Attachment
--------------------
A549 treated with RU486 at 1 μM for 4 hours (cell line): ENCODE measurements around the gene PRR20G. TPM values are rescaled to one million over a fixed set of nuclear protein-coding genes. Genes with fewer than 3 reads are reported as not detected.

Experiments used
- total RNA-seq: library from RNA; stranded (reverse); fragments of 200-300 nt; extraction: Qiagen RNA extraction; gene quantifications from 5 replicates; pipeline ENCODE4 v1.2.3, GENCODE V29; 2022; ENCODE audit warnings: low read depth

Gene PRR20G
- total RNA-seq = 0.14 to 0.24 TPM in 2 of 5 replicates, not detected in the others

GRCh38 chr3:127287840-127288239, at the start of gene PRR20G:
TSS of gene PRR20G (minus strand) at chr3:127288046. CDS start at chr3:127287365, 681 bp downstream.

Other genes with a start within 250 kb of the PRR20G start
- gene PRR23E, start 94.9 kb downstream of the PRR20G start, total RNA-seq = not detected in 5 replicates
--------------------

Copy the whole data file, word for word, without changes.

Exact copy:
A549 treated with RU486 at 1 μM for 4 hours (cell line): ENCODE measurements around the gene PRR20G. TPM values are rescaled to one million over a fixed set of nuclear protein-coding genes. Genes with fewer than 3 reads are reported as not detected.

Experiments used
- total RNA-seq: library from RNA; stranded (reverse); fragments of 200-300 nt; extraction: Qiagen RNA extraction; gene quantifications from 5 replicates; pipeline ENCODE4 v1.2.3, GENCODE V29; 2022; ENCODE audit warnings: low read depth

Gene PRR20G
- total RNA-seq = 0.14 to 0.24 TPM in 2 of 5 replicates, not detected in the others

GRCh38 chr3:127287840-127288239, at the start of gene PRR20G:
TSS of gene PRR20G (minus strand) at chr3:127288046. CDS start at chr3:127287365, 681 bp downstream.

Other genes with a start within 250 kb of the PRR20G start
- gene PRR23E, start 94.9 kb downstream of the PRR20G start, total RNA-seq = not detected in 5 replicates